Son of a poor Madrid washerwoman whose husband had died, Arturo Barea was born in 1897 in Madrid. He was brought up by a relatively well-to-do uncle and a bigoted catholic aunt. A scholarship took him to a catholic school for the rich in Madrid, while both sides of his family had peasant relatives living in Castile whom he visited on his holidays. One group lived in the poor village of Brunete, later to become famous as a battlefield in the civil war; the other in a more prosperous wine-growing village where his grandmother, an outspoken atheist, was the dominant member. In Madrid, the boy was the washerwoman’s son living on the charity of relatives; in the villages he was the sailor-suited, rich little Madrileño. Split between irreconcilable alternatives, his life was that of a ‘bastard’ in the Sartrean sense. The courage of the boy was not to give in to the easier of the options, never to yield to the temptation to deny his roots in the working class; but at the same time always to be able to view the class from which he sprang with a certain objectivity. It was this strength that allowed him to write one of the few masterpieces of contemporary Spain.

The Forging of a Rebel, published in English in the 1940s and now republished in one volume, is a trilogy of selective autobiographical novels.footnote1 Barea set down his objectives and adhered to them rigorously. ‘In taking and exploring my past self as a member of the Spanish generation which was the core of the Civil War, I hoped to expose some of the roots of that war. I wanted to describe the shocks which had scarred my mind, because I am convinced that these shocks, in different individual forms but from the same collective causes, scarred and shaped the minds of other Spaniards too.’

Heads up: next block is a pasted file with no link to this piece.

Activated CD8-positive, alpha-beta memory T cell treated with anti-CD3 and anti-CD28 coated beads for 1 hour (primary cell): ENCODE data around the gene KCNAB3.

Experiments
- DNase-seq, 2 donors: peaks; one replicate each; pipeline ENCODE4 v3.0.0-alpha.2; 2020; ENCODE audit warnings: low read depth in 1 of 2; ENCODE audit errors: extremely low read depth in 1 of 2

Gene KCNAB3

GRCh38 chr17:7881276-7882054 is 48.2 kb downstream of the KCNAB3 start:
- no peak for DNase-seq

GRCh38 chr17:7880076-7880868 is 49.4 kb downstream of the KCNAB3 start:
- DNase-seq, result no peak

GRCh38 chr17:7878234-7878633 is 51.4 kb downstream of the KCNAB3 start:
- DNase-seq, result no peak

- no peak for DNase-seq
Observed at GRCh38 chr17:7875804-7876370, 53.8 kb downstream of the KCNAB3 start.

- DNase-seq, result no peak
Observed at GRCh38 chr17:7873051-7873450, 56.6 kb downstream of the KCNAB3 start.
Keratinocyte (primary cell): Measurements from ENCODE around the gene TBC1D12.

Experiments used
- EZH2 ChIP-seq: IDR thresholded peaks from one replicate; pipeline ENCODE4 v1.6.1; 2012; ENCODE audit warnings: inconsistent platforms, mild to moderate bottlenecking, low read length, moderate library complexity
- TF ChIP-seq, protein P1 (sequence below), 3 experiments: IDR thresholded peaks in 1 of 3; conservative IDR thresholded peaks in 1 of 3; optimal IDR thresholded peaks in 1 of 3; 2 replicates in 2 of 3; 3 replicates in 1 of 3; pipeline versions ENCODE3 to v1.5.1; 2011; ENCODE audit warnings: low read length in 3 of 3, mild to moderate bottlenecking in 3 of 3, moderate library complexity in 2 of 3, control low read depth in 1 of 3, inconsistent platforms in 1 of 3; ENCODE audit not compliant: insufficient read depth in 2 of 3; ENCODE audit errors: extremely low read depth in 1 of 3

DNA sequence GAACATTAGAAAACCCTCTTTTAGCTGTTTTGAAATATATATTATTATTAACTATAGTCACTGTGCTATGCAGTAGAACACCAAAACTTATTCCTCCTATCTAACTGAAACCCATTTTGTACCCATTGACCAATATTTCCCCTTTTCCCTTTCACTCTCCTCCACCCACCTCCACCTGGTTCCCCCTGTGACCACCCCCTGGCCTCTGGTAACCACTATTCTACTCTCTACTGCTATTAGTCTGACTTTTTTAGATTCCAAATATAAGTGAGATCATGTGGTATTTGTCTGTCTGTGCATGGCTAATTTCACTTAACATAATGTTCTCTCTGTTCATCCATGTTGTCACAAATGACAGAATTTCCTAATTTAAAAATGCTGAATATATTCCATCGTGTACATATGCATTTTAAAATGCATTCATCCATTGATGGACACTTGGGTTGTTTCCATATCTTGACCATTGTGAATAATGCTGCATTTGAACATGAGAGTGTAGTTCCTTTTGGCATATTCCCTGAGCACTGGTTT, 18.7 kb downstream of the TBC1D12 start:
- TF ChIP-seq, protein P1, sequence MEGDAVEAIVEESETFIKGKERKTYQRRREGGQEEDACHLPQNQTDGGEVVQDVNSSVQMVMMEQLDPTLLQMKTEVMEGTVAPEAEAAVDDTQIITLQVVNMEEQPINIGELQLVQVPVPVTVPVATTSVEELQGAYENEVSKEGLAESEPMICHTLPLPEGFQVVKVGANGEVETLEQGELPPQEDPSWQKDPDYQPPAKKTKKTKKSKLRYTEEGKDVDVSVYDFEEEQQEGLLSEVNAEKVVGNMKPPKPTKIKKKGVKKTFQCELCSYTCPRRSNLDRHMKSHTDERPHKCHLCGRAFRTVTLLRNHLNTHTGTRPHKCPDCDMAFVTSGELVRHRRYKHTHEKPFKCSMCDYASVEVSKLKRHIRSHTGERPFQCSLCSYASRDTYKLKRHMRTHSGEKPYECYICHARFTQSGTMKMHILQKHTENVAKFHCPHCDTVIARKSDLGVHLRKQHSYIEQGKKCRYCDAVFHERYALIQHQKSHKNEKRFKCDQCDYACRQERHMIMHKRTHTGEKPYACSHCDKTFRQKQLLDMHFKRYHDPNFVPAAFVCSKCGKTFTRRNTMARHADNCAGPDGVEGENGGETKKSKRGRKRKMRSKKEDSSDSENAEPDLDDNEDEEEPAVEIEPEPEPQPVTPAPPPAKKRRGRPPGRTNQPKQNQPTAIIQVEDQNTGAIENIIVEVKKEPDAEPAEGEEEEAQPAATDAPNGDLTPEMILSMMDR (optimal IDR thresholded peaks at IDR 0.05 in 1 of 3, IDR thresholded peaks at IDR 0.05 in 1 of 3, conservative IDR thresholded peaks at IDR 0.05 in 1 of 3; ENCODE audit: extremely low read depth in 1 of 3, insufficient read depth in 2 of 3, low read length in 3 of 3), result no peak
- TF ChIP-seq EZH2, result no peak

The first of the novels, The Forge, describes his childhood, the second, The Track, his experiences as a sergeant in the Spanish army waging colonial war in Morocco in the 1920s. Both are works of great literary merit and acute observation of pre Civil War Spain. Poverty/wealth, town/country, religion/atheism are the major polarities of his youth which ends with him rebelling against a promising priest-formed school career and becoming a bank clerk. Then he rebelled again, under the extreme exploitation of Spanish capitalism and joined the socialistled ugt, one of the first white-collar workers to do so.

In Morocco he found that imperialism was but the other face of capitalist exploitation at home: the working class paid the bill in both cases. Though not overtly a supporter of the Moroccans, his experience of a corrupt Spanish officer class exploiting every possible means—including its own soldiers—to profiteer and continue a war which benefited only the metropolitan ruling class, sharpened his perception of the realities of his own country. There, too, he saw the Foreign Legion, under its new commander Colonel Franco, at work—the force that little more than a decade later would sweep to the gates of Madrid and be repulsed by the masses in arms. When, finally, he left the army it was with a horror of violence after his column was sent to the relief of Melilla where the Spanish garrison had been wiped out by Abd-el-Krim.

The third novel, The Clash, describes the years up to and during the Civil War. Barea, meantime, had become a successful businessman who could afford to lead the life of a bourgeois in Madrid. Here, among his business associates, he saw the rise of fascism; but he never lost faith in the working class. In a small village where he stayed at weekends he helped organize the labourers and small peasants to win the Popular Front elections against extreme pressure from the local cacique and landlords. When the victory was won nothing changed; the cacique still prevented the landlords from employing the men. ‘It appeared as though the voice of the people had not been heard.’